This was a really amazing trip with good friends up little slide canyon to the Incredible Hulk, which is at the northern end of the the Sawtooths (Bridgeport). The Hulk is a huge 8-12 pitch granite wall attached to Mt. Walt, with it's own summit. The hike in is beautiful, and flowers are waist high right now in Big Slide Canyon. Near the end of the valley you cross Robinson Creek on a log bridge and follow cairns and a vague climbers trail up to the base of the wall.
My first time hanging out with Eric Perlman, long time Squaw/Truckee local who has climbed since 1966 and helped establish many climbs around Tahoe, the Sierra, and beyond.
First sight of the hulk half way in. It's about a 4 hour hike if you go all the way to the base of the climb with overnight packs. There are plenty of flat, sandy bivy spots along the way. Croft measures 5.5 miles and 3000' from the car to the base, then 1200' for the climb. The summit is about 11,200'.
Getting a late evening start, we camped just before dark about 500' below the base. Hiking up to the Hulk in the dark would be tricky without a daytime hike under your belt. Not dangerous, but possibly slow and inefficient.
we left camp around 7am and dropped all our gear at the high camp below the Hulk. We had perfect temperatures and minimal mosquitos.
BAM. I remember seeing this for the first time skiing up in this area years ago. Holy ***! Greg and I skied the couloir climbers left of the summit this winter with John Crus and Kevin Starr.
Greg and I stayed 2 days and climbed 2 routes to the summit July 12/13, on the right side of this picture. On Monday we did the classic Red Dihedral climb is mostly 5.9 with two 5.10a pitches. Actually the top of the red dihedral pitch is rated 10c I believe for a moment. The second day we did Dave Nettle's new ""Beeline" route which was a little shorter and easier, although had a few pitches of 5.9 and one 5.10. The topo is at the bottom of this thread.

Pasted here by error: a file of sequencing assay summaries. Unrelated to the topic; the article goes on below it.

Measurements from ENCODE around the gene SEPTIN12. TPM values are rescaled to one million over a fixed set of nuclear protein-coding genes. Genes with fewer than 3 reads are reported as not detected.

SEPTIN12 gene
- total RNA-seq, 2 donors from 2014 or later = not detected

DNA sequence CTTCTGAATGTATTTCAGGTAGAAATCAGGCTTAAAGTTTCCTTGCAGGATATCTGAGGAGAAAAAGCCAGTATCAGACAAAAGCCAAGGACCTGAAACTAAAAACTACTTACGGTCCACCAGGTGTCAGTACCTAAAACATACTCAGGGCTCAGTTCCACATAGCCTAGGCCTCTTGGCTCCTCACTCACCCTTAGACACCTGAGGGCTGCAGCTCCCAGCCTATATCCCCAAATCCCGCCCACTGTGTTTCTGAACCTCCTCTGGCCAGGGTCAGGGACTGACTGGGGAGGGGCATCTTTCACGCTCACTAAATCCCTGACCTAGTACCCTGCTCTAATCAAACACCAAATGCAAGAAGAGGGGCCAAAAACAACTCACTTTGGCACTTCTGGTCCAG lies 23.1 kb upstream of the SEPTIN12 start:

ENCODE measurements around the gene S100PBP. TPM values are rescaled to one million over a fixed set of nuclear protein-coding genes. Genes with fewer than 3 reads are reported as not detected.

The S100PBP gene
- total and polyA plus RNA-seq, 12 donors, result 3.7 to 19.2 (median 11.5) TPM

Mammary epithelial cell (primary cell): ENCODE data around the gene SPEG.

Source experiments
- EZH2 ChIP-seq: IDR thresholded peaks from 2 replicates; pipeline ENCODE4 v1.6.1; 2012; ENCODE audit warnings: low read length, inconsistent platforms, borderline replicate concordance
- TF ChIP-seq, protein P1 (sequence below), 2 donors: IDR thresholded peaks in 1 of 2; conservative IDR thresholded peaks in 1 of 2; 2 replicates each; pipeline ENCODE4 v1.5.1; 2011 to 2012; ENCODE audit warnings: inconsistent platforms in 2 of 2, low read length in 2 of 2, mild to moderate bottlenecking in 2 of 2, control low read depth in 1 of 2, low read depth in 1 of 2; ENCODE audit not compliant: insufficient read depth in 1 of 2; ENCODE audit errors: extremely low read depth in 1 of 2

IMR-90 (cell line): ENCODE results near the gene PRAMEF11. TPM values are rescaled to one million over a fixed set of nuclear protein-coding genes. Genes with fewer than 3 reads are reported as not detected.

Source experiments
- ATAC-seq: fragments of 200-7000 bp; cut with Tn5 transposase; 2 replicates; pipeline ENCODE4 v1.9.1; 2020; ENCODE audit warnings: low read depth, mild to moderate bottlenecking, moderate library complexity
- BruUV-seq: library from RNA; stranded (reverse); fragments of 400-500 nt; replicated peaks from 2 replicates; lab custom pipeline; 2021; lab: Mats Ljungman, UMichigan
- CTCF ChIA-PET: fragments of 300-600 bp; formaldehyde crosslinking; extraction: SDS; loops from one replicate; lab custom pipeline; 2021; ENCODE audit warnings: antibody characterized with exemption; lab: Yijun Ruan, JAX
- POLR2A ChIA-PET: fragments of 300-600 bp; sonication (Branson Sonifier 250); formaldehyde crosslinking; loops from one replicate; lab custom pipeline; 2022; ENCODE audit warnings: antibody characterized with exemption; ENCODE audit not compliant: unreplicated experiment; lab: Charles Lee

My arrow points to the famous Red Dihedral 4th pitch. Greg did a great job leading it, figuring out the crux step-over at the top with no problem. I loved every inch of these two routes.
Here Eric and Michael are hiking a few hundred feet higher up the climber's right couloir, to start "Beeline".
I led up from the ground to a point about 100' below the start of the Red Dihedral Pitch - where supertopo shows the top of Pitch 2 and a bolt on the rock. Greg got our 60 meter rope to combine pitch 3 and 4 and was psyched on this long challenge.
fyi I'm not letting go of the brake hand! My camera is hung on my body, and I don't even look through the viewfinder. I just point and shoot occasionally when the leader has a good stance, and is getting gear off the sling.
I led the next pitch and started to wonder what the descent would be like. We never got a good view of the descent gully (snow couloir). It looked steep from here! I'm not even sure if this is the same snow, in the end it wasn't bad at all; soft, short, and about 30-35 degrees.
Greg led the next pitch which had the second 5.10a crack. This was amazing, and the crack was longer than it looked.
next was the shattered pillar pitch, where you skirt around the left side.
Here's Greg coming over to me on the 3rd class ridge. I'm not sure if I started this in the right spot. We were definately at the "notch" , but I didn't find a 3rd class way over to the flat ground. Or if it was, I placed gear being exposed and downclimbing a little vertical rock. We unroped and walked over to the "dirty 5.8 chimney pitch". I enjoyed leading that one, and stopped to swap leads for the final chimney pitch. You could combine them, but the rope drag would be bad. The final chimney pitch wasn't that easy either. Slippery footholds once you get in there, and a super tight squeeze through the hole. We didn't split it up a further pitch however like in Croft's guidebook. That might not be a bad idea though, if for no other reason then to watch your partner deal with the last pitch!